Why the gulf oil disaster will not cause a climate change wake up

21/7/2010 New Scientist  The Gulf oil disaster is a wake-up call, but we’ll sleep right through it.THE blowout of the Deepwater Horizon oil well is haunted by superlatives. The worst
  ecological disaster of modem times; the largest offshore oil spill in American history.
  Does that make it the wake-up call we all need to rethink our damaging addiction to oil?
  Sadly, no. In a year or two, few outside the usual environmental campaign circles will
  remember the trauma of the past three months, let alone be motivated to take action.
  A quick scan through history shows that massive disasters do not bring massive shifts in
  behaviour. After hurricane Katrina hit New Orleans in 2005, climate campaigners thought
  that, at last, Americans would wake up to the threats of global warming. Al Gore put it on
  the poster for his documentary An Inconvenient Truth. Five years on,polls show that
  public concern about climate science in the US has, if anything, steadily declined.
  The oil spill into the Persian Gulf in 1991, during the Gulf war, made headlines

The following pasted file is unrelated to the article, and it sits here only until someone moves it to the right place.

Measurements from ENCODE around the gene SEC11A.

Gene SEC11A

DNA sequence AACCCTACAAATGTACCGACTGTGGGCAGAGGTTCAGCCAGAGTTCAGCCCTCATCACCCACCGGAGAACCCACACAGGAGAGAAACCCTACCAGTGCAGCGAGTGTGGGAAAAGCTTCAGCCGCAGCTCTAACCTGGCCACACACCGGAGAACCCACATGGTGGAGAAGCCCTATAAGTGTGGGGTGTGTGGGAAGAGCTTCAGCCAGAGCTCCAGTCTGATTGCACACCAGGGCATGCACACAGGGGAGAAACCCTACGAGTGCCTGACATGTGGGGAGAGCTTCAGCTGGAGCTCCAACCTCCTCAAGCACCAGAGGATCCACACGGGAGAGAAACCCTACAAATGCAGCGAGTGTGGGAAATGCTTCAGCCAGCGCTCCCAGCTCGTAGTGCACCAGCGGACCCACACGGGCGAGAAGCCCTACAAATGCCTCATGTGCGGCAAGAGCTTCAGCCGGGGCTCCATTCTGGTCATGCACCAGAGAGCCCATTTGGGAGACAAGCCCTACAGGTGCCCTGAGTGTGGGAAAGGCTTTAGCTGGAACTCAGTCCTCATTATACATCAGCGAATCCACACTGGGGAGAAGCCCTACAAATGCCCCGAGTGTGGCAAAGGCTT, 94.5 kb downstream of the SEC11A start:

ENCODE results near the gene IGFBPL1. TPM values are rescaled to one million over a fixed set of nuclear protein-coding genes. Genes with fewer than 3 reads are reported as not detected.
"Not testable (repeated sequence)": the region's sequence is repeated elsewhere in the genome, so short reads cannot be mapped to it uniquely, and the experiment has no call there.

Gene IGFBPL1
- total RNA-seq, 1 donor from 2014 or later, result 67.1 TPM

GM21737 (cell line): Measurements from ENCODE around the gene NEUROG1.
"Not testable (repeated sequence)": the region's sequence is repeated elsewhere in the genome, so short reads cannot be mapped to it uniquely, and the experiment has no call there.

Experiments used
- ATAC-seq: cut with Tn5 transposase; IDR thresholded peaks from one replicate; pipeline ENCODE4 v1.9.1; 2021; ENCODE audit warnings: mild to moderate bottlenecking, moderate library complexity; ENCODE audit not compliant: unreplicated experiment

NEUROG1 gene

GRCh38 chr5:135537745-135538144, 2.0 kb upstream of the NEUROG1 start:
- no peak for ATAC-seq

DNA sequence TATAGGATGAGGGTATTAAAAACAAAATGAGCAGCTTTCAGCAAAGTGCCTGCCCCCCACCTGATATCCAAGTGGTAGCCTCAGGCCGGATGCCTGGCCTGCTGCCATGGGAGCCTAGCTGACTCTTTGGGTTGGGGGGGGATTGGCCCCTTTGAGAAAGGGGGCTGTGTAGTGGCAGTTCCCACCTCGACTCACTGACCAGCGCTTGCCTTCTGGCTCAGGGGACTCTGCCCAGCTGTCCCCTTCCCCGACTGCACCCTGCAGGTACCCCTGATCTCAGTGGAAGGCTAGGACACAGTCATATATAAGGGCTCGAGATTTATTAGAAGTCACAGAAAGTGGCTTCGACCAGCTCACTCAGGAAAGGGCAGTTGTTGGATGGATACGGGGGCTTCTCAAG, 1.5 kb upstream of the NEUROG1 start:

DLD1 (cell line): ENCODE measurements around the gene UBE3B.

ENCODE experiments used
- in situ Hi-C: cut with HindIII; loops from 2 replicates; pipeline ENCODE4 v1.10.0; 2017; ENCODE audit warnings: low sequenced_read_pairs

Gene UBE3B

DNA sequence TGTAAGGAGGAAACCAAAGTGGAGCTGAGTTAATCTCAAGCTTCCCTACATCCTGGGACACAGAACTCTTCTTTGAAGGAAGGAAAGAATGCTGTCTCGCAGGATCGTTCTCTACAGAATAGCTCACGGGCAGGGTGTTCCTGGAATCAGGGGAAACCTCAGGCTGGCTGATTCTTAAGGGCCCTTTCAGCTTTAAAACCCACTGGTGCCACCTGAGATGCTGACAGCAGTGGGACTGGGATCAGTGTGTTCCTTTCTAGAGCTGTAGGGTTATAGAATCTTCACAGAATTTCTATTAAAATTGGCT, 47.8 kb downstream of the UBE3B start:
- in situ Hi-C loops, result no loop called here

worldwide and triggered warnings about our dangerous dependence on oil, including
  editorials in this magazine. That spill was 6 million
  “in a year or two,
  few outside the usual environmental circles will remember this trauma”
  barrels of oil - larger than the current estimates for Deepwater Horizon—but  it changed
  Even when disastrous events are fresh in our minds, they can be powerless in the face of
  ingrained behaviour and vested interests. When the giants of Wall Street went belly up in
  2008 anddragged the global economy into the gutter, seasoned economists chimed that
  this would be a wake-up call about “casino capitalism”. The result? A rapid resumption of
  As we report in this issue, an army of ecologists is descending on the Gulf of Mexico to
  track and document t’he true scale of this catastrophe (see page 6). Their goal is to work
  out what happens when you allow millions of barrels of crude oil and gas to gush
  unhindered through deep water, then pump toxic dispersants into the mix.
  No doubt they hope to keep attention focused on the disaster. In truth, the tacit
  assumption of this colossal research programme is that similar events will happen again,
  and the more we know about them, the better prepared we will be next time. 
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